I would be curious to read your thoughts.

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14 Responses to “memo to michael phelps as well as to the rest of us”


  1. 1 pastorron7
    February 2, 2009 at 10:02 am

    Great insight and encouragement. I too was disappointed, but not surprised or shocked.

    When I first read about his “mistake” I had to step back and wonder… what could someone post on the internet if they followed me around and waited for my moment of failure? What would could they take a picture of? What could they record that I said? I tremble at the thought…

    One of my constant prayers is this… “God, please don’t let me give people a reason to doubt who you are!” Another of my constant prayers is this… “God, please protect my family from the evil one.”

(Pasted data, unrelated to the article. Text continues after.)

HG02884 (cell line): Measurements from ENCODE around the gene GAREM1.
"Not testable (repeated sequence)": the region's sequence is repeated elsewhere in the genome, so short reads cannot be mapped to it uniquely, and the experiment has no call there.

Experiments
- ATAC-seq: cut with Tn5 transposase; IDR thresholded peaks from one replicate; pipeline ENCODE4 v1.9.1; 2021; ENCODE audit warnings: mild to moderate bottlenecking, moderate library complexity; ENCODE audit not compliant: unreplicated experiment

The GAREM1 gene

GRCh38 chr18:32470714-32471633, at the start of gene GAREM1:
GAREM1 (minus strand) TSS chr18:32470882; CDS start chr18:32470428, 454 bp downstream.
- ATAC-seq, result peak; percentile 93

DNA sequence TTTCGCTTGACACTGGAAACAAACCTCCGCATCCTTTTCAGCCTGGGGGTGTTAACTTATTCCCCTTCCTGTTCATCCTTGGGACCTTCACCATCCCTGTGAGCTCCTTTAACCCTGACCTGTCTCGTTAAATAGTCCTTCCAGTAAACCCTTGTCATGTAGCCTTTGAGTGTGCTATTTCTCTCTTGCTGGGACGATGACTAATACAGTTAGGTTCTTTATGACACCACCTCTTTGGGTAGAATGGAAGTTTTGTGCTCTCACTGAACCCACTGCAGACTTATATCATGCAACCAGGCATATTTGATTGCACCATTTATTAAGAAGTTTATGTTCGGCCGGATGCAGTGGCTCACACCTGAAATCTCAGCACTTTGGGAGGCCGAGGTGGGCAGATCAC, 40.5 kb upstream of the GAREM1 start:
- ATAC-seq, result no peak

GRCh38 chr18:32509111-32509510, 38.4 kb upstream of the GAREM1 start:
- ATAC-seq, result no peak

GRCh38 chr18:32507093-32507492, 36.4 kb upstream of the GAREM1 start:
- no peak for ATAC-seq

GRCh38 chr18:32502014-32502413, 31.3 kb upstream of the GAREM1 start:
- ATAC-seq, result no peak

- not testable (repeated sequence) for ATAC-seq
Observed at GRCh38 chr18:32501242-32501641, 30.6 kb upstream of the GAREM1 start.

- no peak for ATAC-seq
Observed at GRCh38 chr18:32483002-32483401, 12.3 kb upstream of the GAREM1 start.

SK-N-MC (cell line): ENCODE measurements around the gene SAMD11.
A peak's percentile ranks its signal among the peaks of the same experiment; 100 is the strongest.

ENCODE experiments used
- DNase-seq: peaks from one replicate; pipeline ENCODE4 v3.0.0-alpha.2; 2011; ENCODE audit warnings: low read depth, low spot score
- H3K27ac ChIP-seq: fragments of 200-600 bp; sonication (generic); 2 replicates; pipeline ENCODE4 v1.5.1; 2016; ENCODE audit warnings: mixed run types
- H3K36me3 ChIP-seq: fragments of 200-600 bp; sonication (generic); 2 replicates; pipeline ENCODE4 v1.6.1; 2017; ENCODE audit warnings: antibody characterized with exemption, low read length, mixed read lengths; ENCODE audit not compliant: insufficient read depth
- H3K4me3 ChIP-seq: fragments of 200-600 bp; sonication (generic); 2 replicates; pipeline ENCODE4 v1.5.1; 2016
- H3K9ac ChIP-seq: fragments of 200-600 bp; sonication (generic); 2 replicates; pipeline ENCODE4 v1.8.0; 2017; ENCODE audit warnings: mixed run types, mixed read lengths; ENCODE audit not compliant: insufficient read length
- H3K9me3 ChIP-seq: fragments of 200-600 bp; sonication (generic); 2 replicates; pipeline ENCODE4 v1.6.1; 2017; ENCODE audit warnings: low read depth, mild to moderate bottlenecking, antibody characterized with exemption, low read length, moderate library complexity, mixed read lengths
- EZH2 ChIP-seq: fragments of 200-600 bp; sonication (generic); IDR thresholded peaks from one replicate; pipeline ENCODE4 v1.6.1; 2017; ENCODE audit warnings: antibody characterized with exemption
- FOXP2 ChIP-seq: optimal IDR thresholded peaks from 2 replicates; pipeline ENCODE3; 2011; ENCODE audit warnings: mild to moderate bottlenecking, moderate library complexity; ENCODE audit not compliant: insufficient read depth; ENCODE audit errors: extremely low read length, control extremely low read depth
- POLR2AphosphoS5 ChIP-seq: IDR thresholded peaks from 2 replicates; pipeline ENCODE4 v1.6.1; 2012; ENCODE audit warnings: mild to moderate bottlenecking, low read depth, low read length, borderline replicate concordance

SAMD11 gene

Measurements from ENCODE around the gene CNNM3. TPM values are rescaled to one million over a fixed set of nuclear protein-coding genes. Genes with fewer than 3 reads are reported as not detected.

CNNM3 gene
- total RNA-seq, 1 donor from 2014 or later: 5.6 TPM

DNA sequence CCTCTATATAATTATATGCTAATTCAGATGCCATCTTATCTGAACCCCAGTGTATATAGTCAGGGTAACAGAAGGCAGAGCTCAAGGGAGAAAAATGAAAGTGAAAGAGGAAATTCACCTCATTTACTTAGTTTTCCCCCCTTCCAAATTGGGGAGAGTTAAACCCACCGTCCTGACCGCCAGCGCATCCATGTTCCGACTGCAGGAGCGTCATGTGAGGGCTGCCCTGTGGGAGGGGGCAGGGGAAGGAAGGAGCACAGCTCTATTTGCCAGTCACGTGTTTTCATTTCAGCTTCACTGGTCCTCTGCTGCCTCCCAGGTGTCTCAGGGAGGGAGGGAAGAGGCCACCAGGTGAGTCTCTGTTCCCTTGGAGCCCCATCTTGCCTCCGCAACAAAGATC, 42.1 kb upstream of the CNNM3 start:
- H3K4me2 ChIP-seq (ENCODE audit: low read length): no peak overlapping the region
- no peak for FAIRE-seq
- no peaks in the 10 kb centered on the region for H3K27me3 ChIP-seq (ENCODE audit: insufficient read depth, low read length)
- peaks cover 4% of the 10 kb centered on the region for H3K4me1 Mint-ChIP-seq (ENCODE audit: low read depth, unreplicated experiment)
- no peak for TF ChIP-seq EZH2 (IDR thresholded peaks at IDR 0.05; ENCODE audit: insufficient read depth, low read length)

Then I thought of Paul in Romans 7… “15 I do not understand my own actions. For I do not do what I want, but I do the very thing I hate. 18 I have the desire to do what is right, but not the ability to carry it out. 19 For I do not do the good I want, but the evil I do not want is what I keep on doing. Wretched man that I am! Who will deliver me from this body of death? 25 Thanks be to God through Jesus Christ our Lord!”

    I wish I had a better answer… I just know that “sin is crouching at the door and desires to have us” all. Thus I must “walk according to the Spirit and I will not carry out the desires of the flesh.” Much easier to write than…

    The suggestions you made to Mr. Phelps were dead on! The reminders for the rest of us were dead on also. Thank you for your astute evaluation…

  2. 2 Searching
    February 2, 2009 at 11:14 am

    I suppose my first thought was that I am in no position to be casting stones at neither Michael Phelps nor anyone else…